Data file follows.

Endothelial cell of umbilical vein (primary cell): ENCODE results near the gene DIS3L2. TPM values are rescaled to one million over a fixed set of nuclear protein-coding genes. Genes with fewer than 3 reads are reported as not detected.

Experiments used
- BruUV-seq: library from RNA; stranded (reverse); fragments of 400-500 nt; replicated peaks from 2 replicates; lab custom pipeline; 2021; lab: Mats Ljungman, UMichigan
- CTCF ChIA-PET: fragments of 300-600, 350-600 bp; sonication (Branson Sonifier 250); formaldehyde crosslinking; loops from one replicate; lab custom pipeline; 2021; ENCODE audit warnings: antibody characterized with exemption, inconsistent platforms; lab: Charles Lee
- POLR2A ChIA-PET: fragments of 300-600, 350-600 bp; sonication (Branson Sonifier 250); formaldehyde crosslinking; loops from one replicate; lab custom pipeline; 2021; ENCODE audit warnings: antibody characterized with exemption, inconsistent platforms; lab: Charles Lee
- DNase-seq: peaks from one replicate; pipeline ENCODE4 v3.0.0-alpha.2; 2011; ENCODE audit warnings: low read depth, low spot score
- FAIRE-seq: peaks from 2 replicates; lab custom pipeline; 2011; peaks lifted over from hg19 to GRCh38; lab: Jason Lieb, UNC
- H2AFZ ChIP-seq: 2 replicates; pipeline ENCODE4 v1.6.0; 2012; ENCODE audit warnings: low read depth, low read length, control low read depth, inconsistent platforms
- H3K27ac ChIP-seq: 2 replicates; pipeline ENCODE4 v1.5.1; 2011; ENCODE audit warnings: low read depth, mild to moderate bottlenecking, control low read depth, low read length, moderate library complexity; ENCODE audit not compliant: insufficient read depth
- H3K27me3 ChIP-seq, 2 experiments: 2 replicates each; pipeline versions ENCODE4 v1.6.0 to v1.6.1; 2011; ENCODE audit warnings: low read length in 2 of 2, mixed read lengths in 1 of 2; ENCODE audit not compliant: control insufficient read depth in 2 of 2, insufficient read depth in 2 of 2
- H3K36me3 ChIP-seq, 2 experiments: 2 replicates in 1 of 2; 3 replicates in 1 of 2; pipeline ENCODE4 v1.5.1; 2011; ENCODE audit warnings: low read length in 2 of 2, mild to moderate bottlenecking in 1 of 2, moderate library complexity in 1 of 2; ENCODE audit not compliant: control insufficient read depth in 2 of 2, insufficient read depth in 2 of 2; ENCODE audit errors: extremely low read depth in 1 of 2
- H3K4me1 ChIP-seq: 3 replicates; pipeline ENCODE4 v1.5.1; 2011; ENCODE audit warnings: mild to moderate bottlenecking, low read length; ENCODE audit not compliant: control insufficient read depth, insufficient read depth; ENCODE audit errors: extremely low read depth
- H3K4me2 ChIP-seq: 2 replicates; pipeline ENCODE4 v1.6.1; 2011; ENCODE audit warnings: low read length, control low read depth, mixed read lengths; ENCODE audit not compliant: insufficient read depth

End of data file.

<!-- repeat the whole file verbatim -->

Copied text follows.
Endothelial cell of umbilical vein (primary cell): ENCODE results near the gene DIS3L2. TPM values are rescaled to one million over a fixed set of nuclear protein-coding genes. Genes with fewer than 3 reads are reported as not detected.

Experiments used
- BruUV-seq: library from RNA; stranded (reverse); fragments of 400-500 nt; replicated peaks from 2 replicates; lab custom pipeline; 2021; lab: Mats Ljungman, UMichigan
- CTCF ChIA-PET: fragments of 300-600, 350-600 bp; sonication (Branson Sonifier 250); formaldehyde crosslinking; loops from one replicate; lab custom pipeline; 2021; ENCODE audit warnings: antibody characterized with exemption, inconsistent platforms; lab: Charles Lee
- POLR2A ChIA-PET: fragments of 300-600, 350-600 bp; sonication (Branson Sonifier 250); formaldehyde crosslinking; loops from one replicate; lab custom pipeline; 2021; ENCODE audit warnings: antibody characterized with exemption, inconsistent platforms; lab: Charles Lee
- DNase-seq: peaks from one replicate; pipeline ENCODE4 v3.0.0-alpha.2; 2011; ENCODE audit warnings: low read depth, low spot score
- FAIRE-seq: peaks from 2 replicates; lab custom pipeline; 2011; peaks lifted over from hg19 to GRCh38; lab: Jason Lieb, UNC
- H2AFZ ChIP-seq: 2 replicates; pipeline ENCODE4 v1.6.0; 2012; ENCODE audit warnings: low read depth, low read length, control low read depth, inconsistent platforms
- H3K27ac ChIP-seq: 2 replicates; pipeline ENCODE4 v1.5.1; 2011; ENCODE audit warnings: low read depth, mild to moderate bottlenecking, control low read depth, low read length, moderate library complexity; ENCODE audit not compliant: insufficient read depth
- H3K27me3 ChIP-seq, 2 experiments: 2 replicates each; pipeline versions ENCODE4 v1.6.0 to v1.6.1; 2011; ENCODE audit warnings: low read length in 2 of 2, mixed read lengths in 1 of 2; ENCODE audit not compliant: control insufficient read depth in 2 of 2, insufficient read depth in 2 of 2
- H3K36me3 ChIP-seq, 2 experiments: 2 replicates in 1 of 2; 3 replicates in 1 of 2; pipeline ENCODE4 v1.5.1; 2011; ENCODE audit warnings: low read length in 2 of 2, mild to moderate bottlenecking in 1 of 2, moderate library complexity in 1 of 2; ENCODE audit not compliant: control insufficient read depth in 2 of 2, insufficient read depth in 2 of 2; ENCODE audit errors: extremely low read depth in 1 of 2
- H3K4me1 ChIP-seq: 3 replicates; pipeline ENCODE4 v1.5.1; 2011; ENCODE audit warnings: mild to moderate bottlenecking, low read length; ENCODE audit not compliant: control insufficient read depth, insufficient read depth; ENCODE audit errors: extremely low read depth
- H3K4me2 ChIP-seq: 2 replicates; pipeline ENCODE4 v1.6.1; 2011; ENCODE audit warnings: low read length, control low read depth, mixed read lengths; ENCODE audit not compliant: insufficient read depth